All over Europe thousands of people are being threatened with court action for allegedly sharing games like Dream Pinball 3D on P2P networks. Now, documents obtained by TorrentFreak show details of the anti-piracy company’s techniques for identifying alleged file-sharers on the internet and the gathering of claimed ‘forensic quality’ evidence for use in court cases.
In March we reported in some detail about the case of 500 UK file-sharers being legally pursued following claims that they uploaded games from the German publisher ‘Zuxxez’ onto file-sharing networks.
Since then, many people have been in touch with the law firm who sent the threatening letters, demanding evidence that they actually did something. TorrentFreak has obtained copies of the latest letters and within the claimed evidence is a description of how the anti-piracy system used by Logistep AG (the company hired to track the alleged pirates) is supposed to work.
The cleverly named “File Sharing Monitor” is the system being used by Logistep to gather evidence against file-sharers. It is actually just a modified version of the Shareaza P2P application that is configured to search for infringing files, and collect the information from the hosts that share these files.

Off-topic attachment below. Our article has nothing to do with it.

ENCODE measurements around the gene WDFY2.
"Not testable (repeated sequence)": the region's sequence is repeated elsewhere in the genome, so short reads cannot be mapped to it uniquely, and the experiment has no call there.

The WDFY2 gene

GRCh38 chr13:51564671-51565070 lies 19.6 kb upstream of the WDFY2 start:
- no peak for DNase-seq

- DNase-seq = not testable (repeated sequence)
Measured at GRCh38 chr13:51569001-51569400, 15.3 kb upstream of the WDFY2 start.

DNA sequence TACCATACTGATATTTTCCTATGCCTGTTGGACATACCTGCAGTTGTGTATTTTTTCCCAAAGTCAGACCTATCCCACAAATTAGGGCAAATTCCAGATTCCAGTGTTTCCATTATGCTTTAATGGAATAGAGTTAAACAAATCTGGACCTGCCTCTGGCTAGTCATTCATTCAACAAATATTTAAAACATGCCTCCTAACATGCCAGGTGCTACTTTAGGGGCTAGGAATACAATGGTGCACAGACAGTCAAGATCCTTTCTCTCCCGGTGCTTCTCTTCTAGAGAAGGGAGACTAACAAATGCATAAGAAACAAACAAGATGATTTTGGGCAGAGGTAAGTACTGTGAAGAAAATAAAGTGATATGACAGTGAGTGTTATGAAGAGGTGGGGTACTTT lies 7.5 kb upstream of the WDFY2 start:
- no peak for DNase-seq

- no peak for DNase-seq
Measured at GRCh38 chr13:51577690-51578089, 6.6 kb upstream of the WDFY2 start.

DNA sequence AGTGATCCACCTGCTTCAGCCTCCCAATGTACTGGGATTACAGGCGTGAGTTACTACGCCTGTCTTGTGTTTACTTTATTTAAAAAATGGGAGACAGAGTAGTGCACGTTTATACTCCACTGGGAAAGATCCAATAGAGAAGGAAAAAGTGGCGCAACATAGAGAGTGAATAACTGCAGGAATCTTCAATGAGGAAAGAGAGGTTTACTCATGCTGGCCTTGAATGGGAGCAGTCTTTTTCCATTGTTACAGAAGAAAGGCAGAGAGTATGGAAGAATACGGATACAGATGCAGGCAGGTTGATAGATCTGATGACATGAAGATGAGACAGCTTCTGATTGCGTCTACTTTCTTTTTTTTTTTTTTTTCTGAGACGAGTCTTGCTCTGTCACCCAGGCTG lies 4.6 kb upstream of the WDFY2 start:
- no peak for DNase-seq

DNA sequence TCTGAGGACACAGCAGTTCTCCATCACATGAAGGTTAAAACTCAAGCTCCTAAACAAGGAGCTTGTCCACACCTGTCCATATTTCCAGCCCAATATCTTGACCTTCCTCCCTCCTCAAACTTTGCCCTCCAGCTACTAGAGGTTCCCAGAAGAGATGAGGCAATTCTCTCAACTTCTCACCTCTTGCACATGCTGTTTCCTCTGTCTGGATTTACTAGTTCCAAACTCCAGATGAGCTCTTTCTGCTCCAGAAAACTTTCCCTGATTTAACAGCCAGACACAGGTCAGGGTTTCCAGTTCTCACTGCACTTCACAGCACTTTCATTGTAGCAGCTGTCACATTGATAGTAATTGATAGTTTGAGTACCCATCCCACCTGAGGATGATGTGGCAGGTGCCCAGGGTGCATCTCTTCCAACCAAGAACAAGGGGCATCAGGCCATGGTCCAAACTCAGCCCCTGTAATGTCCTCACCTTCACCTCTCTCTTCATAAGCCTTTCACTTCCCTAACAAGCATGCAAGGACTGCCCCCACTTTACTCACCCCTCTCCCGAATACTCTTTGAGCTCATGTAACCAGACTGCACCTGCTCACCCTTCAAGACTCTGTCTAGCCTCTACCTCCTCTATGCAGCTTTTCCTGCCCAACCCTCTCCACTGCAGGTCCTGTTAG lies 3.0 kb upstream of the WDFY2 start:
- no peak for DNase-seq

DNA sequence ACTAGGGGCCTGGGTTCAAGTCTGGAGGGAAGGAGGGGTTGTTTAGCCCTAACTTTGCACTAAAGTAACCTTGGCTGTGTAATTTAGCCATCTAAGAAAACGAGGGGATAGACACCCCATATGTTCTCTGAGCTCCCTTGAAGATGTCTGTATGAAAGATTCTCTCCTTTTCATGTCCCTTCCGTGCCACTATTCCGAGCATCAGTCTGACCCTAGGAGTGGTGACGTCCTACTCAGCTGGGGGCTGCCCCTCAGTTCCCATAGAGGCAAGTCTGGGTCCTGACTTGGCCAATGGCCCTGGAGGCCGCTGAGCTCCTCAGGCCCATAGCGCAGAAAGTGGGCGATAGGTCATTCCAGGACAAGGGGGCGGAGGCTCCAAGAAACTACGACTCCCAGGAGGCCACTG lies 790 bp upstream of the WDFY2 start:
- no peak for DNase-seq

The “File Sharing Monitor” only targets Gnutella and eDonkey users, so it is still unclear how they track down BitTorrent users. Here is how it works:
1. The client connects to the P2P network, searches for sources of the infringing file, and collects the IP addresses that were gathered through the search.
2. The client requests to download (a piece of) the file from the host that was found through the search.
3. The filename, file size, IP-address, P2P protocol, P2P application, time, and the username are automatically inserted into a database, if the host permits the download.
4. This is the “best” part. The application does a WHOIS search for the ISP information and automatically sends an infringement letter to the ISP if needed.
The claim is that the “File Sharing Monitor” is totally foolproof and that it can provide forensic-quality information to a court in order that file-sharers be punished. The question remains whether an IP-address is sufficient evidence to sue a person for downloading copyrighted material. Recent cases suggest that the RIAA and the MPAA will need more evidence than that.
Here is the ‘evidence’ for the functioning of the Logistep system. You decide.
-Link to PDF.